U(a
n
x) M{(x, x)} (4.29a)
n[1 F(a
n
x)] =
_
x
y
2
M
n
{dy} M
+
(x) (4.29b)
nF(a
n
x) =
_
x
+
y
2
M
n
{dy} M
(x). (4.29c)
By Theorem 4.11 we know that a
n
, a
n+1
/a
n
1. Therefore
U(x) varies regularly at innity and M{(x, x)} = Cx
2
where
C > 0, 0 < 2. If = 2 the measure M is concentrated at the
origin. If 0 < < 2 the measure M is absolutely continuous.
In the case where F is unsymmetric we have
n[1 F(a
n
x +a
n
b
n
)] M
+
(x), nF(a
n
x +a
n
b
n
) M
(x)
and an analogous modication of (4.29a). However it is easily seen
that b
n
0, and so these results are fully equivalent to (4.29).
Considering (4.29b) we see that either M
+
(x) 0 or 1 F(x)
varies regularly at innity and M
+
(x) = Ax
. Clearly 0 < 2.
If M
+
and M
[1 G
(x)] Cp
2
, x
(x) Cq
2
. (4.31)
Proof. Clearly, G
[1 G
(t)] Cp
2
as t . For = 2,
G
[1 G
(x)] 0 as x .
Theorem 4.13. (i) All stable distributions are absolutely continu
ous.
(ii) Let 0 < < 2. Then moments of order < exist, while
moments of order > do not.
Proof. (i) We have () = e
c
F{dx} = t
[1 F(t) +F(t)]
+
_
t
0
x
1
[1 F(x) +F(x)]dx
_
t
0
x
1
[1 F(x) +F(x)]dx.
If < , this last integral converges as t . Since by Corollary 4.3
we have x
F{dx} > t
[1 F(t) +F(t)]
or t
0 as t , which is a contra
diction. Therefore absolute moments of order > do not exist.
, where tan
2
= tan
2
. Since  1 it
follows that
 if 0 < < 1, and  2 if 1 < < 2.
(4.33)
Theorem 4.14. Let = 1 and let the c.f. of a stable distribution be
expressed in the form
() = e

e
i/2
(4.34)
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Innitely Divisible Distributions 65
where in 1 the upper sign prevails for > 0 and the lower sign for
< 0. Let the corresponding density be denoted by f(x; , ). Then
f(x; , ) = f(x; , ) for x > 0. (4.35)
For x > 0 and 0 < < 1,
f(x; , ) =
1
x
k=1
(k + 1)
k!
(x
)
k
sin
k
2
( ) (4.36)
and for x > 0 and 1 < < 2
f(x; , ) =
1
x
k=1
(k
1
+ 1)
k!
(x)
k
sin
k
2
( ). (4.37)
Corollary 4.4. A stable distribution is concentrated on (0, ) if
0 < < 1, = and on (, 0) if 0 < < 1, = .
Proofs are omitted.
Theorem 4.15. (a) A distribution F belongs to the domain of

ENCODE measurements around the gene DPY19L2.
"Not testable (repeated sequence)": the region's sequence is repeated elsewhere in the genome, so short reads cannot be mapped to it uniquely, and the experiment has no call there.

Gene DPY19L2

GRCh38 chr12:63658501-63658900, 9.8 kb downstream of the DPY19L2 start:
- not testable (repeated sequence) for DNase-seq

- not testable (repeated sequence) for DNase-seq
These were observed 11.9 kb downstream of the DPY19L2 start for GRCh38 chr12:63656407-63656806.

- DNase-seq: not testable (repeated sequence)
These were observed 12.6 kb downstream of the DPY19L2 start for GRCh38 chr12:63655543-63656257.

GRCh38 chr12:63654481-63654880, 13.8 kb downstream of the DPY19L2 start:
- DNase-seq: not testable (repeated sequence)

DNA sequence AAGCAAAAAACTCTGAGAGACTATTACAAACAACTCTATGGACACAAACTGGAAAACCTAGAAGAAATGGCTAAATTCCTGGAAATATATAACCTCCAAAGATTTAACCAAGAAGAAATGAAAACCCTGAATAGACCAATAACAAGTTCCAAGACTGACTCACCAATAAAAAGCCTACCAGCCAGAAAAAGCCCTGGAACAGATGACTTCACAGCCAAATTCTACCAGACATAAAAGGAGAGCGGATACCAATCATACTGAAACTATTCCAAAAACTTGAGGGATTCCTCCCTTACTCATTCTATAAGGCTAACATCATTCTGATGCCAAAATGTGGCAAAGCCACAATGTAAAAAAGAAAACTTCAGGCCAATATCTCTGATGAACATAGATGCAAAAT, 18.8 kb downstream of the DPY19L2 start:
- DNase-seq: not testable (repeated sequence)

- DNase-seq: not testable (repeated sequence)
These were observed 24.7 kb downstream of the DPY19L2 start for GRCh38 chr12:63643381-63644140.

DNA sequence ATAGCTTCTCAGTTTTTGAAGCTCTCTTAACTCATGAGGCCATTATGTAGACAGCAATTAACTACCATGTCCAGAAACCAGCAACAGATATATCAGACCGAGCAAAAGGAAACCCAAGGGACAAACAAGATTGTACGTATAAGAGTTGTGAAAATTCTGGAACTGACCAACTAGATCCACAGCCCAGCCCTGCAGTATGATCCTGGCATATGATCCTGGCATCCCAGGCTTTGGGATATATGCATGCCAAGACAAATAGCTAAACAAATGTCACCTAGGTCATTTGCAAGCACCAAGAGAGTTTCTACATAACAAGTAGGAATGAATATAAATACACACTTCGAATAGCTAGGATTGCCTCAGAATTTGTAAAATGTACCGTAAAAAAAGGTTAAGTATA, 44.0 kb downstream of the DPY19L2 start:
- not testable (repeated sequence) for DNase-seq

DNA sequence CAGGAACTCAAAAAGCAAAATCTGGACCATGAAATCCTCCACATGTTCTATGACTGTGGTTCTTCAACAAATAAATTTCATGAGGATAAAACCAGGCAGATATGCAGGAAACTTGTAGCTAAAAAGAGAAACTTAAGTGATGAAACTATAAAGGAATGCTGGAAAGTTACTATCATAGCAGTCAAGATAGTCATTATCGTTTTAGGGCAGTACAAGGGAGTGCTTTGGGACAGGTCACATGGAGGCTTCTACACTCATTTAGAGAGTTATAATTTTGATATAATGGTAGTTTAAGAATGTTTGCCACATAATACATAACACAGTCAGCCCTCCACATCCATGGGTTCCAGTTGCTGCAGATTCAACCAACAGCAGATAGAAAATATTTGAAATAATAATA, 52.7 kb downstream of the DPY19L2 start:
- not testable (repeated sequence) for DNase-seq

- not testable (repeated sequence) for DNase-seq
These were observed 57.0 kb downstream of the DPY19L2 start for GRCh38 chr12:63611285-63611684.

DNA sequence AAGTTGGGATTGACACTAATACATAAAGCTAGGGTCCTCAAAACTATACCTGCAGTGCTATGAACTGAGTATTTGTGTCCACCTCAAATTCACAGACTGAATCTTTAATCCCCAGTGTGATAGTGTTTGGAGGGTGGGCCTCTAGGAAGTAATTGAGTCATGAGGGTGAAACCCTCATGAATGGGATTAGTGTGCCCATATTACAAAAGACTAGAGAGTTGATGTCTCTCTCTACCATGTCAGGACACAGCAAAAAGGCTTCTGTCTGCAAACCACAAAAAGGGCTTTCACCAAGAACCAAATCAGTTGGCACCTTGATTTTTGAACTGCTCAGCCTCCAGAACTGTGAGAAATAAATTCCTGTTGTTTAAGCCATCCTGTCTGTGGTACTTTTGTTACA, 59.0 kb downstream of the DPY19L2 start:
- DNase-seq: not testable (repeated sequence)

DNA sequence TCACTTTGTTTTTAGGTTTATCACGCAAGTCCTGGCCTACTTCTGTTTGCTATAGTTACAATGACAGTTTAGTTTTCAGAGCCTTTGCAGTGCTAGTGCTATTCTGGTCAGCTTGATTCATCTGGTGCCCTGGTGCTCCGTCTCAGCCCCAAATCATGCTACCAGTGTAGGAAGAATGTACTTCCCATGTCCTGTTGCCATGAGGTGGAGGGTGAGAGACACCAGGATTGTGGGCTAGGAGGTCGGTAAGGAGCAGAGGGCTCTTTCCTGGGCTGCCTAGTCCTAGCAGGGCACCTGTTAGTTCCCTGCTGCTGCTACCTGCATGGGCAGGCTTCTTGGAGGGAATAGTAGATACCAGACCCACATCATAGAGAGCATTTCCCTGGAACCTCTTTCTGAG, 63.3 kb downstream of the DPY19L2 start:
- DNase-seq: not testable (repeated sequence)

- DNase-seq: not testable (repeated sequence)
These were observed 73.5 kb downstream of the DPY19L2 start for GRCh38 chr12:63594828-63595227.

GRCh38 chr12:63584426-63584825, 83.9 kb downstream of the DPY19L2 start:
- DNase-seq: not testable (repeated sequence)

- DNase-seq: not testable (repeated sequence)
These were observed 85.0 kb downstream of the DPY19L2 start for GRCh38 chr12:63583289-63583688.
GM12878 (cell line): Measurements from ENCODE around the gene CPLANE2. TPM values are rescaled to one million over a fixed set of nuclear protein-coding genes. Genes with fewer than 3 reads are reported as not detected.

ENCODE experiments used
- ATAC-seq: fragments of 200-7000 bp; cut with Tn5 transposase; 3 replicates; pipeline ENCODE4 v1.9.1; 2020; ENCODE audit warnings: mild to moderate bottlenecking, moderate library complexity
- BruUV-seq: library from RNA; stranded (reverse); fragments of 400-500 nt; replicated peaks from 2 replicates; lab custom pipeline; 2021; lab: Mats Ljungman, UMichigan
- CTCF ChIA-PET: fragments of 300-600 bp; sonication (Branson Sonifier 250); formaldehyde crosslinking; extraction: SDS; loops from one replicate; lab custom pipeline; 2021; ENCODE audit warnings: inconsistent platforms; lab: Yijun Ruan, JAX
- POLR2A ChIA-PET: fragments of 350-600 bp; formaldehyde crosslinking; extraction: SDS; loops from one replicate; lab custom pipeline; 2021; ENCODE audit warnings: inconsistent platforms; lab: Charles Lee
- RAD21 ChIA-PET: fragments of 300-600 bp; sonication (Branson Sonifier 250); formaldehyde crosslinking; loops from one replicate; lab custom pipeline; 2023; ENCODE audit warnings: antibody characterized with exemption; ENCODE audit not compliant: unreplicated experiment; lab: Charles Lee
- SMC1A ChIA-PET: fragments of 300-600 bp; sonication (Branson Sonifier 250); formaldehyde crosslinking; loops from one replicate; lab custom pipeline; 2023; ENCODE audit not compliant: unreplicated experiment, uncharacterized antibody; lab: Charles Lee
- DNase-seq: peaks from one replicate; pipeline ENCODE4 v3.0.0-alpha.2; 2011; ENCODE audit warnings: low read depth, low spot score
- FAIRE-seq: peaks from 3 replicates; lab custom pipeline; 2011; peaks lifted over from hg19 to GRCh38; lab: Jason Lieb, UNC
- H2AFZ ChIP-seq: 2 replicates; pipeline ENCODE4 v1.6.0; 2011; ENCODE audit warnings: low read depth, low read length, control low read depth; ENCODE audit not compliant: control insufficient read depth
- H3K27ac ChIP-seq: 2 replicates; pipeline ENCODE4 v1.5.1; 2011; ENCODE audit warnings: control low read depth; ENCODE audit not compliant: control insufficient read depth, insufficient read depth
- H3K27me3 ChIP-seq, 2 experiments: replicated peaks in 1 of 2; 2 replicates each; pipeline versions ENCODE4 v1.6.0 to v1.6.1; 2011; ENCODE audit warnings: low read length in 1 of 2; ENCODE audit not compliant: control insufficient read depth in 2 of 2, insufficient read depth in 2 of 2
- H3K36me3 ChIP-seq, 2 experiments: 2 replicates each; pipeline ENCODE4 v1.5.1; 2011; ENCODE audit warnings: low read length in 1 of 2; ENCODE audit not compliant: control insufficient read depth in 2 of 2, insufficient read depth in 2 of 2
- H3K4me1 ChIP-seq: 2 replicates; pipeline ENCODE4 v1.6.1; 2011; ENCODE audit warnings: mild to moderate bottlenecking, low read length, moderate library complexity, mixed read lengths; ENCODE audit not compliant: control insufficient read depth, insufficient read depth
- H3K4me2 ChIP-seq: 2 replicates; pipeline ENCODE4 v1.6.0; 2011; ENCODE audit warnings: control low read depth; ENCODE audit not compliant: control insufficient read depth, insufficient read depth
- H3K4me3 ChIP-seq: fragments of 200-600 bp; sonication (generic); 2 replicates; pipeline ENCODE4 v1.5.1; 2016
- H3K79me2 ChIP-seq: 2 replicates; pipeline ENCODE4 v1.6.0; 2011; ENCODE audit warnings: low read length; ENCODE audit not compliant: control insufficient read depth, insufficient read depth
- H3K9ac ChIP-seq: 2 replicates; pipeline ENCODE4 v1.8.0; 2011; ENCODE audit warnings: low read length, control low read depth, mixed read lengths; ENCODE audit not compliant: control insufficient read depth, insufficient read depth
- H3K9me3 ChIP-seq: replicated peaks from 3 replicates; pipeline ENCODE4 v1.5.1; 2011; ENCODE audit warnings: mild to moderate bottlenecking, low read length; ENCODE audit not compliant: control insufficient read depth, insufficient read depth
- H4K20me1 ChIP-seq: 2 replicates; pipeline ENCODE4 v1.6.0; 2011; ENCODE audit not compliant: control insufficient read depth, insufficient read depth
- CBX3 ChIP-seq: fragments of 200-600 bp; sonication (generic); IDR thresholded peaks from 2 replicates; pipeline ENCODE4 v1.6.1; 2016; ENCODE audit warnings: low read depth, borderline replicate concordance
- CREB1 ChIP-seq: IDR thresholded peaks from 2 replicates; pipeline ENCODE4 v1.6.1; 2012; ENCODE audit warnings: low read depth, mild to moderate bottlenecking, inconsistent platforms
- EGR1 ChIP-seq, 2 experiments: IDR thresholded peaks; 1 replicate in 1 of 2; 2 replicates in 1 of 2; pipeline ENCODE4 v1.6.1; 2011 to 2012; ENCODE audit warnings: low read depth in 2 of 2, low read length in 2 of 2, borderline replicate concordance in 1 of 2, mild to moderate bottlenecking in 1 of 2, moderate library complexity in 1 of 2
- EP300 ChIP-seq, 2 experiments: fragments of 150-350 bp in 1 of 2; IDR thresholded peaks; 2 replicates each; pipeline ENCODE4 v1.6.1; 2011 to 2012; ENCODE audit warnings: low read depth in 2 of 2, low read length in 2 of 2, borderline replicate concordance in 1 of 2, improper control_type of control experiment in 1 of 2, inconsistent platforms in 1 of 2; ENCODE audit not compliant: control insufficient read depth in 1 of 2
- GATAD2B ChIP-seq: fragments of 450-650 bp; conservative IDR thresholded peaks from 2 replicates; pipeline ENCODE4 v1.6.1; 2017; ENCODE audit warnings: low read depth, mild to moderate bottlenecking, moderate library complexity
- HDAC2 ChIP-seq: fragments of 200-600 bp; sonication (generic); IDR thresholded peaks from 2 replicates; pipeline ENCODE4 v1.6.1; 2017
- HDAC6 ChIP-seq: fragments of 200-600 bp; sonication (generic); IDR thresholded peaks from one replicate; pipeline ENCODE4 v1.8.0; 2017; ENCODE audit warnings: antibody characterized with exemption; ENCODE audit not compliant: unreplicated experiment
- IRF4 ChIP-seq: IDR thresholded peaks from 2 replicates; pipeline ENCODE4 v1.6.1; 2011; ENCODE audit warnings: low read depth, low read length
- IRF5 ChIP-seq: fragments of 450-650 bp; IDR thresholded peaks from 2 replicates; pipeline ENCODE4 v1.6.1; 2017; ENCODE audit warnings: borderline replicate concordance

attraction of the normal distribution i
U(x) =
_
x
x
y
2
F{dy} (4.38)
varies slowly.
(b) A distribution F belongs to the domain of attraction of a stable
distribution with characteristic exponent < 2 i
1 F(x) +F(x) x
L(x) (x ) (4.39)
and
1 F(x)
1 F(x) +F(x)
p,
F(x)
1 F(x) +F(x)
q (4.40)
where p 0, q 0 and p+q = 1, Here L is a slowly varying function
on (0, ); that is, for each x > 0
L(tx)
L(t)
1 as t . (4.41)
The proof is omitted.
May 12, 2011 14:38 9in x 6in Topics in Probability b1108ch04
66 Topics in Probability
Theorem 4.16. Let F be a proper distribution concentrated on
(0, ) and F
n
the nfold convolution of F with itself: If F
n
(a
n
x)
G(x), where G is a nondegenerate distribution, then G = G
, the
stable distribution concentrated on (0, ), with exponent (0 < <
1), and moreover, 1 F(t) t
L(t)/(1 ). Conversely, if
1 F(t) t
(/a
n
)
n
() or
nlog F
(/a
n
) log ().
This shows that log F
()
()
(c > 0) or
() = e
c
()
n
L(a
n
) =
a
n
L(a
n
)
[1 F(a
n
)](1 )
n[1 F(a
n
)](1 ) c
and also
na
n
L(a
n
/) = na
n
L(a
n
)
L(a
n
/)
L(a
n
)
c.
Therefore 1 F
(/a
n
)
c/n and
F
(/a
n
)
n
= [1 c
/n +o(1/n)]
n
e
c
.
This shows that F
n
(a
n
x) G
(x).
4.7. Problems for Solution
1. Show that if F and G are innitely divisible distributions so is
their convolution F G.
May 12, 2011 14:38 9in x 6in Topics in Probability b1108ch04
Innitely Divisible Distributions 67
2. If is an innitely divisible c.f., prove that  is also an innitely
divisible c.f.
3. Show that the uniform distribution is not innitely divisible.
More generally, a distribution concentrated on a nite interval is
not innitely divisible, unless it is concentrated at a point.
4. Let 0 < r
j
< 1 and
r
j
< . Prove that for arbitrary a
j
the
innite product
() =
j=1
1 r
j
1 r
j
e
ia
j
converges, and represents an innitely divisible c.f.
5. Let X =
1
X
k
/k where the random variables X
k
are inde
pendent and have the common density
1
2
e
x
. Show that X is
innitely divisible, and nd the associated Feller measure.
6. Let P be an innitely divisible p.g.f. and the c.f. of an arbitrary
distribution. Show that P() is an innitely divisible c.f.
7. If 0 a < b < 1 and is a c.f., then show that
1 b
1 a
1 a
1 b
is an innitely divisible c.f.
8. Prove that a probability distribution with a completely monotone
density is innitely divisible.
9. Mixtures of exponential (geometric) distributions. Let
f(x) =
n
k=1
p
k
k
e
k
x
where p
k
> 0,
p
k